Listen to what Pearcey says: “This same division also explains why Christians have such difficulty communicating in the public arena. It’s crucial for us to realize that nonbelievers are constantly filtering what we say through a mental fact/value grid. For example, when we state a position on an issue like abortion or bioethics or homosexuality, we intend to assert an objective moral truth important to the health of society—but they think we’re merely expressing our subjective bias.” When we see design in the universe, we are making a testable and verifiable claim, but they hear only religious irrationality. When we say that homosexual marriage is against God’s design, they see irrational personal preference creeping into the public discussion. As Pearcey says, “The fact/value grid instantly dissolves away the objective content of anything we say…”

What do we do about it? Well, whatever else we do, we first need to ensure we do not allow such a divide in our own lives. “We have to reject the division of life into a sacred realm limited to things like worship and personal morality, over against a secular realm that includes science, politics, economics, and the rest of the public arena.” We have to understand that the Bible describes a way of looking at the world that is perfectly unified, where both facts and values flow from the same Source and achieve the same great end. Today more than ever, we must be people who know and love and live the Word of God. And then we must be prepared to stand on, and suffer for, what we know is true.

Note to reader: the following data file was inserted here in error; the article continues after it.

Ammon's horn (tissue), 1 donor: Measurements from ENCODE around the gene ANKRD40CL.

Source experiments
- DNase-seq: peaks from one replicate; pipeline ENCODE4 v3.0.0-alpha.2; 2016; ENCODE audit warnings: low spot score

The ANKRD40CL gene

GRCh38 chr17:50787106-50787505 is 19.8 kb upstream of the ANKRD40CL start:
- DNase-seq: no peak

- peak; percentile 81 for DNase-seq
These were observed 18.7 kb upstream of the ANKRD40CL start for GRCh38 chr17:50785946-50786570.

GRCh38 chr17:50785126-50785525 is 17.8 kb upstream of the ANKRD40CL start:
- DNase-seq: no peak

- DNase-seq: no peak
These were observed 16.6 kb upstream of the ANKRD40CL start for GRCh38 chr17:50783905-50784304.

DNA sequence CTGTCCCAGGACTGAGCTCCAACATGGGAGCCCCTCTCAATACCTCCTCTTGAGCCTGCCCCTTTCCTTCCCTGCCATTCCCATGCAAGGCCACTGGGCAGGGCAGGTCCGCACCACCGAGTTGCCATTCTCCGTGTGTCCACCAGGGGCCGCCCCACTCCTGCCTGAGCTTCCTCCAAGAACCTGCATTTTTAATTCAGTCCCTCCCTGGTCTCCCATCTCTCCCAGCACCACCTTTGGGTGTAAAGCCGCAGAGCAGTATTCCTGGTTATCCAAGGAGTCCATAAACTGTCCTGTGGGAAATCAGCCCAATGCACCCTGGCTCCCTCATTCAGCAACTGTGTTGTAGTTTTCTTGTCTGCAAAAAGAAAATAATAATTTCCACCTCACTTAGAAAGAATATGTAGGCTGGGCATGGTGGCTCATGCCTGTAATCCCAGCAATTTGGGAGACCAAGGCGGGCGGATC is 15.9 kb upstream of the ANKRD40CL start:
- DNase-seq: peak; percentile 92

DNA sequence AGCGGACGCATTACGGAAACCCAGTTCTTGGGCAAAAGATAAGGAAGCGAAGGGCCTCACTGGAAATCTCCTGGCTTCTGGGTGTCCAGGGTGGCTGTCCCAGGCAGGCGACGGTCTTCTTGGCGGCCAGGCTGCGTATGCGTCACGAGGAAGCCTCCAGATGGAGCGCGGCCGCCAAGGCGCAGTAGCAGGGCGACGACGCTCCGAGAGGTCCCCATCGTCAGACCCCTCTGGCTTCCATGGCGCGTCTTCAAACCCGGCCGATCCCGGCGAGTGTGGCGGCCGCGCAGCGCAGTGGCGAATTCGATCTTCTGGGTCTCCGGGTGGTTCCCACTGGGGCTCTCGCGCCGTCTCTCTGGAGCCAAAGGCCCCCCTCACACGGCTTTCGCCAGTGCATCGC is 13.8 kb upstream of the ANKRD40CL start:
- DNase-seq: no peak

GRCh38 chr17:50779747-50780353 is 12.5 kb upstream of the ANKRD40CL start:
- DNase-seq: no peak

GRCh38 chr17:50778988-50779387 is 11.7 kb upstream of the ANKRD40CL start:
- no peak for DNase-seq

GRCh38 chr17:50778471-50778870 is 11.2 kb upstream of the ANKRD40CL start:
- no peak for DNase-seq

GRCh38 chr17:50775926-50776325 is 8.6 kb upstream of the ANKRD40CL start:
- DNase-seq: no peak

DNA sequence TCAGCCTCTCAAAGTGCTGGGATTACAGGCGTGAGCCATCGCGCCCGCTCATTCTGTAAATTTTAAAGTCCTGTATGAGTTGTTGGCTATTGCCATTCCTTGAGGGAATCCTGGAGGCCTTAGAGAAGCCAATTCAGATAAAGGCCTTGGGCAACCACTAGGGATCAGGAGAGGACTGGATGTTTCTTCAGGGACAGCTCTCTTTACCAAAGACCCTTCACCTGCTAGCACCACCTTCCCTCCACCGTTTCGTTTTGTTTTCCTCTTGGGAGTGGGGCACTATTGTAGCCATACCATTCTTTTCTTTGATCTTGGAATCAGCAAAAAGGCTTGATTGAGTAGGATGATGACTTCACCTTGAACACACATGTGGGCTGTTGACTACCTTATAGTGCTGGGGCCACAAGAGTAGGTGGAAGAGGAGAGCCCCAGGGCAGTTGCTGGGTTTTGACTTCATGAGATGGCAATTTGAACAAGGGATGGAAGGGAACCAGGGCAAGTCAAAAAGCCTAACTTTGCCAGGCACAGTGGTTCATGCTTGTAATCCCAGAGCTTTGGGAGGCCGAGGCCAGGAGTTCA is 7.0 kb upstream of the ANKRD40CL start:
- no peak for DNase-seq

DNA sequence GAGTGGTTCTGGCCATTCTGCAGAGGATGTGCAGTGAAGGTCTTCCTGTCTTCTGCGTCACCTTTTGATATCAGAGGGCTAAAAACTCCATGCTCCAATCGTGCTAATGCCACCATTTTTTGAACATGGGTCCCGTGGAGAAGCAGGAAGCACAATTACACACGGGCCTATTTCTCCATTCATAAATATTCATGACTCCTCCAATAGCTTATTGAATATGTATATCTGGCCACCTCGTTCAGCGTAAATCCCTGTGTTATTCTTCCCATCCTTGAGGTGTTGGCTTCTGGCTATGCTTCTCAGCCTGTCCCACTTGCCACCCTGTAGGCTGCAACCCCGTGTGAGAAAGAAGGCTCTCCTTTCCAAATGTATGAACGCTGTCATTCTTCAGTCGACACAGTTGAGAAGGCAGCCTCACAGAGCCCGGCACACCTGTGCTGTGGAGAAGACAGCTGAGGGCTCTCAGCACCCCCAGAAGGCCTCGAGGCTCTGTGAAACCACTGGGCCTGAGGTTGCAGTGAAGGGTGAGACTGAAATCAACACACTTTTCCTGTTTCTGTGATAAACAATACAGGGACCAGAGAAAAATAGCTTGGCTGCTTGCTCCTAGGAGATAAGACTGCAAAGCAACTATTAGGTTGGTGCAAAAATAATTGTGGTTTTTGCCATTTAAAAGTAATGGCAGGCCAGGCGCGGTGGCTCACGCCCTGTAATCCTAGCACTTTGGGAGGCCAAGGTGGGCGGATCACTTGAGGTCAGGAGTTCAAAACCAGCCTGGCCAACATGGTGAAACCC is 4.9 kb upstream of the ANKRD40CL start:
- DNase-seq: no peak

• A La Carte Collection cover image

    Weekend A La Carte (April 13)

    A La Carte: The pain of being single; the love that holds me fast / The Christian response to cultural catastrophe / The reduction of public Bible reading / All Things (a new song) / Why should I go to church? / and more.

  • Free Stuff Fridays (Moody Publishers)

    This giveaway is sponsored by Moody Publishers, who also sponsored the blog last week with Overflowing Mercies. Attention all Bible scholars, believers in the power of faith, and lovers of the Word! Learn about God’s divine mercy and compassion with our exclusive Bible Study Giveaway. Win the ultimate bible study library including Overflowing Mercies by…

  • How Should We Then Die

    How Should We Then Die?

    Euthanasia makes a lot of sense. At least in our culture at this time, it makes intuitive sense that those who are ill without hope for a cure or those who are in pain without likelihood of relief ought to be able to choose to end their own lives. Our culture assumes there are few…

  • A La Carte Friday 2

    A La Carte (April 12)

    A La Carte: Is God always pleased with Christians? / Southern Baptists debate designation of women in ministry / Good growth / Planted and rooted / Both worm and worthy / Scotland’s destiny and the rewriting of history / and more.

  • A La Carte Thursday 1

    A La Carte (April 11)

    A La Carte: 4 reasons why the Bible does not support transgenderism / Your elders will fail you / 25 questions a Christian woman should ask herself when a man starts to show interest / The same person in every room / Is the story of Job historical? / Book and Kindle deals / and…

  • The Sun Is Blotted from the Sky

    The Sun Is Blotted from the Sky

    Men of great physical strength have sometimes carried outrageously heavy burdens—six hundred pounds, seven hundred pounds, eight hundred. And even then they have said, “I still have not been fully tested. Put on some more weight! Load me up!” With confidence they have gripped the bar and with great straining and groaning they have lifted…